Date: Wed, 26 May 1999 20:54:29 +0100
From: Geoffrey Rockwell <firstname.lastname@example.org>
Your essay on the principles of Humanities Computing puts an interesting
problem before us; what are the interesting problems of Humanities
Computing? I would like to suggest a few (additional) questions that might
frame the problem inspired by your essay.
1. What is a computer?
This is on the surface an easy question to answer. I could point to the
object before me and say "that is a computer", but defining the computer
becomes a problem when we start asking about the computer as a cultural
object. This question triggers a series of questions about the place of
technology and technological discourse in contemporary culture. A computer
is no longer just a computer and we in the humanities have the experience
unpacking cultural artifacts to contribute to the dialogue.
2. What is the history of computing?
This question I believe we have to continue to ask in order to be honest
with ourselves. Part of doing Humanities Computing should be the doing of
it in an historically informed fashion. In particular we need to ask
ourselves about the history of Humanities Computing and whether it might be
an administrative artifact. By this I mean that the history of Humanities
Computing might have more to do with the way universities organize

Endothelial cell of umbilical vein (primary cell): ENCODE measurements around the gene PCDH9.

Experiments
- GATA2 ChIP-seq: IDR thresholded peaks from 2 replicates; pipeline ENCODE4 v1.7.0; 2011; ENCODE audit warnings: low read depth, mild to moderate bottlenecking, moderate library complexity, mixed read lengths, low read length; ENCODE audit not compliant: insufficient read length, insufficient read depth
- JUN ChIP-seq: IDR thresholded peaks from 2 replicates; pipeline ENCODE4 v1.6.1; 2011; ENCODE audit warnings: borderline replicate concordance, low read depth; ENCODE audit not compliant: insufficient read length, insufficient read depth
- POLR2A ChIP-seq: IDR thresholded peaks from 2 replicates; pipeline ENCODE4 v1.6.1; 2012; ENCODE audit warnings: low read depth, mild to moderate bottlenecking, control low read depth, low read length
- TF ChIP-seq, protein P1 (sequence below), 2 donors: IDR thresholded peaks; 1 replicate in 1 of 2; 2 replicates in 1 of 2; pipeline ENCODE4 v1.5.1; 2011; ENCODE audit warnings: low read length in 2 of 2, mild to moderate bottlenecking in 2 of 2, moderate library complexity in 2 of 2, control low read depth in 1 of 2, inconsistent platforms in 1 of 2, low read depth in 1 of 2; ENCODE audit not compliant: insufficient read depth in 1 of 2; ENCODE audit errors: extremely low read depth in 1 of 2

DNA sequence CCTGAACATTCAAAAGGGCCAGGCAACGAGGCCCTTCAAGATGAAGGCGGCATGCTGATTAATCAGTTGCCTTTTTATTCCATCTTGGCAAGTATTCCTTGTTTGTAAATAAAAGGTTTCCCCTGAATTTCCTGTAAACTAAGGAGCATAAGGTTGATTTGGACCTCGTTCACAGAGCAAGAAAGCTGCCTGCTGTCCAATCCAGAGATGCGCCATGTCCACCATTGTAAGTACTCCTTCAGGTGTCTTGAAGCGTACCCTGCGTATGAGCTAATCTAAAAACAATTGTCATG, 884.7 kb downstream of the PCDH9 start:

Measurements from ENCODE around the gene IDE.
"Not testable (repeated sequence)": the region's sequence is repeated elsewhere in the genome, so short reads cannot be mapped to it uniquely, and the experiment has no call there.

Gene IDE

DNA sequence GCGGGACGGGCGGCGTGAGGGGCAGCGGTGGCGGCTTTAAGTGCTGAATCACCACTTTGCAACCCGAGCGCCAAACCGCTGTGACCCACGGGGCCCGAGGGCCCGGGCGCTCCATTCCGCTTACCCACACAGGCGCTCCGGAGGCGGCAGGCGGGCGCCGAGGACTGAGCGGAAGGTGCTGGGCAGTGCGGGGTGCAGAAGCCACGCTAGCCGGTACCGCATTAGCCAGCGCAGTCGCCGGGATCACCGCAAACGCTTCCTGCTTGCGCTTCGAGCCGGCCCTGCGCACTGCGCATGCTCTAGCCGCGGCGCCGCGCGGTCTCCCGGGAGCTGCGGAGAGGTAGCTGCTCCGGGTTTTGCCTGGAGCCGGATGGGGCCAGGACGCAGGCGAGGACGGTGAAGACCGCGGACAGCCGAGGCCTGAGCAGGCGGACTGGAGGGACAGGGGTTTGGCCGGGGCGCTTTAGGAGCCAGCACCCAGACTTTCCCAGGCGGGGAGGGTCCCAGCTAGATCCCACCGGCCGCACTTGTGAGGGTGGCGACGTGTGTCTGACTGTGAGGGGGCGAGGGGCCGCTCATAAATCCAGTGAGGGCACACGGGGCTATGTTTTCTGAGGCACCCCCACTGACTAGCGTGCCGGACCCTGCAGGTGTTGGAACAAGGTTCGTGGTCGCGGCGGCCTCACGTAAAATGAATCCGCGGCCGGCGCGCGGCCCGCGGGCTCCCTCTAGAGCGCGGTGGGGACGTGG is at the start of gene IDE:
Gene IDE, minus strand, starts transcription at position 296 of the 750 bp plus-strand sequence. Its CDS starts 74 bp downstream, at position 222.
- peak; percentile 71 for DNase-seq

disciplines for administrative purposes than any inherent virtue.
3. How does the computer inform content?
With this question I am trying to get at the relationship between the form
of computing and the content we structure in MIDI files, graphics, WWW
sites, hypertexts and TEI encoded text files. I believe this is the central
question of Humanities Computing. Is there are relationship between the
forms imposed by computer applications and the content held by them? We may
not be able to answer this question in general; it could be that we have to
look at specific areas like text encoding, hypertext, electronic music, and
multimedia for questions we can answer.
4. What possibilities for human excellence are released by the computer?
Humanities Computing is not only a critical or intellectual discipline that
comments on computing from the privileged tower. We need to invite the
creative and performative arts back into Humanities Computing by posing
questions that are not answered but acted on. The creative artist does not
always deal with a problem when they create a work, so we must leave room
in the discipline for performances and original creations made possible by
5. How can we learn from computing?
I leave the question about learning and teaching to the last. We are all
amateurs in this area, in the best sense. Thus I see it as a question of
how we can learn together, not how those who have mastered something can
teach others. Part of this learning is sharing a sense of danger and
possibility with others. When I know what I know I will teach it.
Humanist Discussion Group
Information at <http://www.kcl.ac.uk/humanities/cch/humanist/>